Saturday, February 10, 2007

Fibery stuff

Remember when I used to post about knitting and spinning and stuff? Yeah, those were the good old days. LOL
Ok, well back a couple of weeks ago I introduced you to a new project of mine, the Sheep Sweater. You might remember that I had a rather unfortunate event with my beloved bunny sweater that involved winged vermin of a nasty variety. Well the sheep sweater is finished and the bunny sweater is all better again and I'm here to introduce you. :)

First, to put Judy's mind to rest, here is the repaired Bunny Sweater. For those who aren't so familiar with this one, the dark is cria (baby) huacaya alpaca and each of the colored stripes is from a special rabbit or alpaca I've owned or worked with. My very first 2 Satin angoras are represented there along with my red SA herd-buck Zahir on the collar. It certainly is a sweater worth repairing to me.

This is the back where the majority of damage was done. I think the re-weaving looks pretty darned good. I couldn't use the exact yarn so there is some color difference but with all that fluff.. Now the alpaca parts match better because I actually did find some leftover yarn. How's that for luck? I have to thank one reader for the excellent idea to full the sweater. I didn't' have to resort to cutting the sweater apart but fulling the entire thing really stabilized it and I think, made it a better sweater. Had I done that in the beginning, it might not have ended up so lonnnnnnnnngggggg. :)
And now the new sweater which I have dubbed the Sheepy Sweater:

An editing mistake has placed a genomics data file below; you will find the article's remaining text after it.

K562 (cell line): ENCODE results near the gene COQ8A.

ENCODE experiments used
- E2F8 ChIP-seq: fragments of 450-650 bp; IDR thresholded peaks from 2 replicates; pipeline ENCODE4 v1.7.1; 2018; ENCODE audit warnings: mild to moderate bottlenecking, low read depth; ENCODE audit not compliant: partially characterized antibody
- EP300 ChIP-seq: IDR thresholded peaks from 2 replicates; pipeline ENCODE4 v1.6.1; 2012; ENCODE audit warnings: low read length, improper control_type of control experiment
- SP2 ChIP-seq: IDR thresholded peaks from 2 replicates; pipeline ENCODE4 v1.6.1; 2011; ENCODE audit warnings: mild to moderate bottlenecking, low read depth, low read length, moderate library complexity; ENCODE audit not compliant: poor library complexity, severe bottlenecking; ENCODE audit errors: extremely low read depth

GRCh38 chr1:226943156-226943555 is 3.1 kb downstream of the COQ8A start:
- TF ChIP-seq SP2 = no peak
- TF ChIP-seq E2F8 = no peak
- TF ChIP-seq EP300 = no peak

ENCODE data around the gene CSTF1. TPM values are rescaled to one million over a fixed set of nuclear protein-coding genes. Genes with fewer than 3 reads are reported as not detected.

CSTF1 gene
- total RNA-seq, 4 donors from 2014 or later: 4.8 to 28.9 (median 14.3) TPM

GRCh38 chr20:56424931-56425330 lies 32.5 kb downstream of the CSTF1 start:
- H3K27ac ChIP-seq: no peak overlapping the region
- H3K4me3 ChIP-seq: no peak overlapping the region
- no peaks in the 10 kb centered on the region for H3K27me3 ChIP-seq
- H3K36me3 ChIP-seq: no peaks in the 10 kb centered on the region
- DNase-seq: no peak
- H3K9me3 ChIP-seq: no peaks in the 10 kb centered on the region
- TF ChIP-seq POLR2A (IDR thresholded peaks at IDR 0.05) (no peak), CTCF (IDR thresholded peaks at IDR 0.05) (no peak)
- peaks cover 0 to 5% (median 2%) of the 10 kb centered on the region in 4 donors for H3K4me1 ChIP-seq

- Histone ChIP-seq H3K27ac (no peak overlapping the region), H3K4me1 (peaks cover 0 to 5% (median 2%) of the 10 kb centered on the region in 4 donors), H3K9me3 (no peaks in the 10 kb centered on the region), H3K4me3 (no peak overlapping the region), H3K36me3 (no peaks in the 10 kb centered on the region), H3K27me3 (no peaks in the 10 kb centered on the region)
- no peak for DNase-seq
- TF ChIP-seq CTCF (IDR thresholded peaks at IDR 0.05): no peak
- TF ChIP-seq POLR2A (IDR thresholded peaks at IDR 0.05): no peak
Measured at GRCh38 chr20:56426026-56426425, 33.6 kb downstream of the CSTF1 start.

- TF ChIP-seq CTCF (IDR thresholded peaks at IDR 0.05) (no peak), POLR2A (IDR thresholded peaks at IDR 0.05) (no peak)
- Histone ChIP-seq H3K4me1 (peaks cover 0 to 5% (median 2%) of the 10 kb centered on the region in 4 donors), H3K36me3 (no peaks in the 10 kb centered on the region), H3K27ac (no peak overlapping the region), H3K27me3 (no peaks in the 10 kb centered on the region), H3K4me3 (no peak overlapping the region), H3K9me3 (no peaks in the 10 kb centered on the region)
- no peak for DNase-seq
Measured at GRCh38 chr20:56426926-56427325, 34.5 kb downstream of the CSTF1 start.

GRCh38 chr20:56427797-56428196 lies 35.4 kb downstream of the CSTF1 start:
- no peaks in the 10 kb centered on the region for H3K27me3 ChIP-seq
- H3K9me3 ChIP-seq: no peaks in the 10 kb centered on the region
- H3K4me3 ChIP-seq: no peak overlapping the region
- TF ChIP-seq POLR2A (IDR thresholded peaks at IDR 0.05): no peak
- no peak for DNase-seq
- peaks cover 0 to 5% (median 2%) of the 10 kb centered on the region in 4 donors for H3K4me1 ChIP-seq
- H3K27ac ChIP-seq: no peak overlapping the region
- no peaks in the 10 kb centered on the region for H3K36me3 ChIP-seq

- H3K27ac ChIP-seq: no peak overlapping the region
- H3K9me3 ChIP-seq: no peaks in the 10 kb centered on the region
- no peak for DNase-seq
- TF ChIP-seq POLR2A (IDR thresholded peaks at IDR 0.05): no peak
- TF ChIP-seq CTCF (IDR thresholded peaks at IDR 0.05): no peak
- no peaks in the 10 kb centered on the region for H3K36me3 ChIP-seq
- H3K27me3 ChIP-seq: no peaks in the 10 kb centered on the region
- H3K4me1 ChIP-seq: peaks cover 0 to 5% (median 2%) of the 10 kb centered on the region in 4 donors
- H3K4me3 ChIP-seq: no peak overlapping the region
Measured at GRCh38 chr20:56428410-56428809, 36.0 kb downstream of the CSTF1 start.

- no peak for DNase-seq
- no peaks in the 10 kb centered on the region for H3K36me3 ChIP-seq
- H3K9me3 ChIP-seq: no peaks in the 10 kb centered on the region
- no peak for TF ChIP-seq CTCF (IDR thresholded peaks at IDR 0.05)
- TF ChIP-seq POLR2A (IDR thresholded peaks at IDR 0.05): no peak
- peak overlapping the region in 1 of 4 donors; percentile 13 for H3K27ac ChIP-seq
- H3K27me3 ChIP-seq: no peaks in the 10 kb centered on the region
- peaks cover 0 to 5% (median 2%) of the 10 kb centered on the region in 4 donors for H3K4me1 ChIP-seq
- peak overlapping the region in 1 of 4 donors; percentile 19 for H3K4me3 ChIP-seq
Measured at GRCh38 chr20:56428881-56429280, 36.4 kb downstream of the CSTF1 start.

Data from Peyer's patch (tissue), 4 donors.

I just love this thing. You might notice the different shades of natural white and if you could really see up close you'd see that the textures are quite different too. This was knitted using skeins of yarn spun at demos over the past years. Who knows what breeds of sheep those came from or where or when. Do I care? Not one whit. There is history in that sweater and I love that. I had planned to put more bunny designs and more angora in the yoke but as it progressed, it just didn't' seem right somehow. I really like the bands of color as they are.
Now, that is certainly not to say I didn't include angora. HA! not likely. How is that for an outrageous collar? That is 2 strands of FA yarn held together and just knitted garter stitch. Absolutely NOTHING was done to bring out that fluff either. That is the simple and decadent beauty of French Angora. That particular fiber came from a fantastic doe named Kaboom bred by Nancy Nickols. I never cared for the name 'Kaboom' and renamed her Morghanna...but ya know, the term "Ka-Boom!" sure fits that fiber doesn't it? :)
This is my own charted design though I borrowed the idea from a great sweater I saw at Farm Show. The design is supposed to represent a road next to a fence and the sheep standing behind the fence. Above the sheep is a row of texture work that represents fluffy clouds. OK, so it's stylized, I'm ok with that. The sheep design goes all the way around the back of the sweater and to the other side. I used an angora/alpaca blend handspun for the cuffs to they are soft, soft, soft. I hate scratchy cuffs. {shudder}
So that's my fibery exploits the past couple of weeks. I've also been knitting up some smaller stuff like barn caps and fingerless mitts just to use up more of this demo yarn but they really don't merit photos. They are warm and functional, but not so pretty.
Tomorrow, Photos from the Wool, Skein and Garment contest at the PAngora rabbit show last weekend.

5 comments:

Kat said...

Wow, I love both of those sweaters! Great job, and congratulations on rescuing the bunny sweater.

Leigh said...

Awesome!

I'm so glad you were able to repair the original, too.

Nancy said...

Superlative job, as always! Those new knits just beg to be petted!

Christine said...

Glad to see that you were able to repair the Bunny Sweater!
I love the Sheepy Sweater! You were quick to finish it! Can I pet it (especially the collar)?? Pleaaase....

Auntie C said...

Well, it's nice to know I'm good for *something.*
Great job on the sweater.
Christine O.